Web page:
Schlossman sees LaBeouf’s style inexorably entwined with the major forces dominating the menswear aesthetic right now: normcore (plus its sportier offshoot gorpcore), and the louche militaristic stylings of Kanye West and his line Yeezy. It’s easy to see it also as a manifestation of ironic fashion, the style-in-quotation-marks movement proffered by Demna Gvasalia at Balenciaga and Vetements.

“I don’t even know if you could figure it out, whether normcore is informed by Shia or Shia is informed by normcore, or some combination of the two,” Schlossman says. “You see that Birkenstocks became a fashion item; maybe Patagonia will become a fashion item too. The secret sauce that comes together in the universe — he’s part of that, he’s a piece of that puzzle. I can’t trace it perfectly from point A to point B, but there’s some association there.”

Whigham agrees, seeing more than just coincidental echoes of Shia’s style in Kanye’s Yeezy designs: “When Yeezy showed, I could totally imagine that [design] room, what the collection’s going to be, what the palette’s going to be … and it’s all these pictures of Shia in washed-out black denim. I feel like he is very very influential and responsible for that.”

And while Shia is often praised for his unpremeditated look, Schlossman points to an interview where the actor reveals it’s not all happenstance. “People look at me and they go, ‘He looks homeless. He doesn’t care.’ This took a lot of time,” he said during a radio interview with B96 Chicago last year. He continued: “For real. Everybody’s got a uniform, you know what I mean? Even though it looks haphazard, it’s actually very thought through.”

Whigham notes that men are tiring of the overly finessed looks pushed by magazines and social-media types, and this low-key look feels like a break from that. “Here’s a dude, he’s confident, he’s masculine. He dates a model and he’s just walking down the street, pumping gas,” he says. Whigham also notices that it’s oftentimes not just what LaBeouf wears, but how he wears it that makes the most impact. The longer length on a pair of cut-off shorts recently, or the way he steps on the back of his sneakers, are small stylistic quirks that feel individual to his style.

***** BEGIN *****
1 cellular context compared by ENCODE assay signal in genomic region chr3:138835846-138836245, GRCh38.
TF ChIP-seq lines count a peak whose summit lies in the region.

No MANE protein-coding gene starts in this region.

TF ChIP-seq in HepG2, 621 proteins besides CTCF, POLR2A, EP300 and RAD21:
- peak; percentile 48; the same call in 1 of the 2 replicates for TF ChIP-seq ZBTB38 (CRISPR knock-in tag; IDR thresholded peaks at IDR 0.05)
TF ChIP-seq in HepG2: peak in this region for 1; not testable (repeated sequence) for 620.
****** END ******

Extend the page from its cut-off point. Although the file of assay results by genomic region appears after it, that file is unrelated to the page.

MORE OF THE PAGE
And then there’s the idea that Shia has crafted a persona, like James Franco before him, and that there are layers to his appearance, that getting the wink-wink, nudge-nudge satire of his visual appearance makes you part of a bigger in-joke. Earlier this year, LaBeouf unveiled a politically motivated project, and in 2015 he filmed himself watching all of his movies back to back — artistic endeavors that play with the idea of celebrity in culture, and the performative aspect of selfhood. Is his look an affectation? That sort of meta-acknowledgement might make it even more interesting, and, strangely more legitimate, in its way. “Even if he’s doing it on purpose, it feels authentic,” says Schlossman.

“The romantic version of that is that he’s just thrown this shit together and the final product is this amazing trend-creating head-to-toe look,” says Schlossman, who also notes that he sees an noticeable uptick in engagement with his Shia-related Twitter content. “Fashion insiders seem to be captivated by what he’s wearing and how he’s putting it together. Whether it comes from a place of true appreciation or a little bit irony or some combination of both is hard to say. But at the same time, he’s clearly making waves, regardless of why. That’s something that’s interesting to a wide range of people.”

Whigham, despite working for a retailer, sees this don’t-give-a-fuck machismo as the ultimate selling point in a funny way. “GQ with models jumping in the air on a trampoline saying, these are things you must wear this spring — boat shoes, striped shirts and chinos — it’s like, no. Go fucking pump your gas and go to Whole Foods and get the look.”

Why the Menswear World Is Obsessed With Shia LaBeouf